Our First Private Commission - it reminded us that we are DARN GOOD.
In August STL IA was commissioned to create an interactive experience for Rural Mo Insurance, a company that sells insurance to farmers. I was contacted by one of the owners who found us by searching “improve, st. Louis” in Google. Good to know. She pitched the idea to me and I was intrigued enough to keep the conversation going even while still based in New York. You can’t let a good opportunity good, no matter where you are in the world and what you had on your schedule. I decided to fly back into St. Louis to do the commission and to take care of some other business.
The retreat host, Lori, wanted to celebrate the staff’s hard work during a difficult year of drought. If crops aren’t doing well, then insurance companies are dealing most directly with that, and these employees were probably working more hours than they had expected. We thought that a great way to celebrate their extra work this year would be by crafting a performance that built off of inside information about the staff. I remember drinking a Schlafly in the kitchen at Halliday House (the kitchen, you must understand, is like our studio space) and going through an Excel spreadsheet with Olivia, trying to highlight notable quirks and memorize facts about strangers. We giggled a lot at the time, yet looking back I find something so poetic about the experience of a stranger sending a stranger personal information about little lives. And then us celebrating these quirks and hard work by driving two hours to make these people go doe-eyed and to get them to play with each other.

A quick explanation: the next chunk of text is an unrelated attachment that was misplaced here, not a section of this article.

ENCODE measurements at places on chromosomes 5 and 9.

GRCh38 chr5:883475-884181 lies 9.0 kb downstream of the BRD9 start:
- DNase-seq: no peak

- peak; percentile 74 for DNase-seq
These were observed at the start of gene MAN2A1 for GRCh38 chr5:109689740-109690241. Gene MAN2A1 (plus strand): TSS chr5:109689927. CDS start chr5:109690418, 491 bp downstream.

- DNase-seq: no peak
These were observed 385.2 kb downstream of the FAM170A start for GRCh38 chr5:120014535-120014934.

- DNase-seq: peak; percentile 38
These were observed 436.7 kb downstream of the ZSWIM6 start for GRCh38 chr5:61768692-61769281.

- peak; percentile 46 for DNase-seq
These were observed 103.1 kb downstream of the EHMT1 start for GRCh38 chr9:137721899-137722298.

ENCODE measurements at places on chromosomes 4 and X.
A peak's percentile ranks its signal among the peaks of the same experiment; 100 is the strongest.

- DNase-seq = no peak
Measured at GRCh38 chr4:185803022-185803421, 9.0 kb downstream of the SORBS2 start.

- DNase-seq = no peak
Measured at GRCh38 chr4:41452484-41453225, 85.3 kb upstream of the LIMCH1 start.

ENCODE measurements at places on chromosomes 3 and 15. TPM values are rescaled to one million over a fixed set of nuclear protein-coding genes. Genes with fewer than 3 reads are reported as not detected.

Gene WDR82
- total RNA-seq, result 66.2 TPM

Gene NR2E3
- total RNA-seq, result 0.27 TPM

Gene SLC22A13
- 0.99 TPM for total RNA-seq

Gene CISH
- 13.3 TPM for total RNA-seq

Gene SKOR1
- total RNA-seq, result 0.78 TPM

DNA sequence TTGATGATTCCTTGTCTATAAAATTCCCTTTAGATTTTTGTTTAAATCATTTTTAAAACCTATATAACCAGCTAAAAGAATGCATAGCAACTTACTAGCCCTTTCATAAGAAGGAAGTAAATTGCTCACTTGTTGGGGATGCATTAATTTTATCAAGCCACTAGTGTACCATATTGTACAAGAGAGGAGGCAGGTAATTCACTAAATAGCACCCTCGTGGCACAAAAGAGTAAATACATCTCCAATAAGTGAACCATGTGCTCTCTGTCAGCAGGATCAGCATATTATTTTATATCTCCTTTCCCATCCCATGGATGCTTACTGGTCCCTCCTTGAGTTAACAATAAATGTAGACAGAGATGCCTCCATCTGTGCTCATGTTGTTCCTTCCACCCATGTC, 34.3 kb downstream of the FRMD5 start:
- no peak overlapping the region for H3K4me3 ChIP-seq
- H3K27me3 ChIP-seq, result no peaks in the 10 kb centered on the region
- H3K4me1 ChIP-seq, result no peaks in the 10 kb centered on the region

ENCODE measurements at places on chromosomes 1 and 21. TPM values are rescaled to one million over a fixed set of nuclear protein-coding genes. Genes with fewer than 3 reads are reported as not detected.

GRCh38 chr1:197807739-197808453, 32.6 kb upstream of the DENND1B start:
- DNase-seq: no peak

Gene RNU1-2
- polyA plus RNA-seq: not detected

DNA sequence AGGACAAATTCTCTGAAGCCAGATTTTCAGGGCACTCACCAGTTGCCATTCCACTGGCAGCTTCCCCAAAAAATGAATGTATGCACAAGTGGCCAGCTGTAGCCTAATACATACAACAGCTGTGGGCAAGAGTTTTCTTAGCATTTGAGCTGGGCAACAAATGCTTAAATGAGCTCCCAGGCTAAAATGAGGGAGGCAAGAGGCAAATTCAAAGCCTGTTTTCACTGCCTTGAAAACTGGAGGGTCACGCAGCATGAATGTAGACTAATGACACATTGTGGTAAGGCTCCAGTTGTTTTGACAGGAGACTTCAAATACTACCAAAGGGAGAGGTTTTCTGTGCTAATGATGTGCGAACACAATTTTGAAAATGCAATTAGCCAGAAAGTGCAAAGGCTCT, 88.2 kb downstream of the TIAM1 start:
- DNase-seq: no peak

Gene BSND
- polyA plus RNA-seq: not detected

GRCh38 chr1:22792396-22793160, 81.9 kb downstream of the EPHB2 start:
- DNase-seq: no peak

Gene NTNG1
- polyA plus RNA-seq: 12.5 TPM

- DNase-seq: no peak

For our interactive performance, three strange characters showed up lost. First: After a tiff with her driver, Elizabeth, a posh British dame stumbled onto the retreat, famished from her walk. She sat down and helped herself to their food. A few minutes later, the Professor entered into another room and explained that he was searching the grounds for the last remains of an old meteor, predicted to be on this site. He also helped himself to several beverages. A kindergarten teacher from Minnesota got separated from her field trip and found her way onto the grounds as well. Finally, two detectives were spotted photographing objects in the yard, one on a red telephone without a dial. They entered the scene due to a mysterious phone call they had just received. The two led the group around the grounds to discover clues, connect the dots, and complete some challenges the culprit(s) had laid out along the way.
The clues we planted pertained to that inside information (ie. Someone really like Diet Pepsi without Ice from Sonic..We had that hidden along our route, discovered it and tried to figure out what exactly it was. We probed around for someone who could help us..possible someone who was very familiar with Diet Pepsi without ice from Sonic..you get the picture?) After finding a group of clues at a site and determining their connection to various people in the group, a clue would lead us to a task that the culprit had outlined for us to complete before being able to move on to the next set of clues. The group participated in goofy, interactive tasks we’d designed in order to move through our mystery. In the end our team deduced that the culprits were the retreaters themselves, and we fled the scene, worried that we would be next!!!!
The team–composed of Devon Cahill, Emanuel Taranu, Olivia Engel, rookie Raphael Deschamps and myself, Mallory Nezam—per usual, enjoyed the creative process of conceiving of this concept, the characters and of the actual performance itself. Thanks to Rural Mo Insurance and Lori for reaching out, and if anyone has any interest in a disruptive, interactive, funny performance, please contact us. We do a great job of tearing down barriers, getting people to lighten up, and working around a theme in clever ways. If you are interested, send an email to firstname.lastname@example.org.